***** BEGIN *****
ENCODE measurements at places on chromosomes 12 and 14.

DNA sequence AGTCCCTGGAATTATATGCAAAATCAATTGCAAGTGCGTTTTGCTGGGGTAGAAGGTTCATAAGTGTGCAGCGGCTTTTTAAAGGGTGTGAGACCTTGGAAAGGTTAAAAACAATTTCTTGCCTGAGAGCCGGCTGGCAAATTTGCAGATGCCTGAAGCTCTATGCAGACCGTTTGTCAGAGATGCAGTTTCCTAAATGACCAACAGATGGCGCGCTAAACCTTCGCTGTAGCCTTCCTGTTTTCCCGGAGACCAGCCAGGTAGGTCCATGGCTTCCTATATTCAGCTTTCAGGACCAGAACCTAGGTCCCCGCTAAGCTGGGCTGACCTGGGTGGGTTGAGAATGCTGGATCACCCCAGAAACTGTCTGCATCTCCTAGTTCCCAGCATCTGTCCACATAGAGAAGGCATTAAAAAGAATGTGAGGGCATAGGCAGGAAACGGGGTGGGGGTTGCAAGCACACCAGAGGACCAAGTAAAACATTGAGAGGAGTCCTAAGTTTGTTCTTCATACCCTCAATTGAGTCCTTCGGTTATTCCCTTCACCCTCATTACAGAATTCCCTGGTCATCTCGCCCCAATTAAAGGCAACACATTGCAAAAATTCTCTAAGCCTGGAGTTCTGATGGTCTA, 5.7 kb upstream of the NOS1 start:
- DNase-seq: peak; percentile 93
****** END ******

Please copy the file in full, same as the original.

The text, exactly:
ENCODE measurements at places on chromosomes 12 and 14.

DNA sequence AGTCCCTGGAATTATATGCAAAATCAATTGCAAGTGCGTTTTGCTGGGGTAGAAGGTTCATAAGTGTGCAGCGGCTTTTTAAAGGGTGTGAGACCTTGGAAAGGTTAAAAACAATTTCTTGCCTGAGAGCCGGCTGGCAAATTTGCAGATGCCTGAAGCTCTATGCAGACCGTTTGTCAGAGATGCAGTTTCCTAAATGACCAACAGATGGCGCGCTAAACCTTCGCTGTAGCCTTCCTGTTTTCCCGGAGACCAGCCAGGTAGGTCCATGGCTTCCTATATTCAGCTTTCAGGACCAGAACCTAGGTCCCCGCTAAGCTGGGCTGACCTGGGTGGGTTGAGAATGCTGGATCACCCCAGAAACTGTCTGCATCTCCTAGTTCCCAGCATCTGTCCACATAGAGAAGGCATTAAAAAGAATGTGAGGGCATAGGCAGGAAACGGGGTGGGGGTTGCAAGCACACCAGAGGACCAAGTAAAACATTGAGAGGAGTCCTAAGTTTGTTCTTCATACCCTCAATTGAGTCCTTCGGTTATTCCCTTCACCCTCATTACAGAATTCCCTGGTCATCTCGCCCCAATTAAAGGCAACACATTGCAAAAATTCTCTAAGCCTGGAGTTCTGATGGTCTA, 5.7 kb upstream of the NOS1 start:
- DNase-seq: peak; percentile 93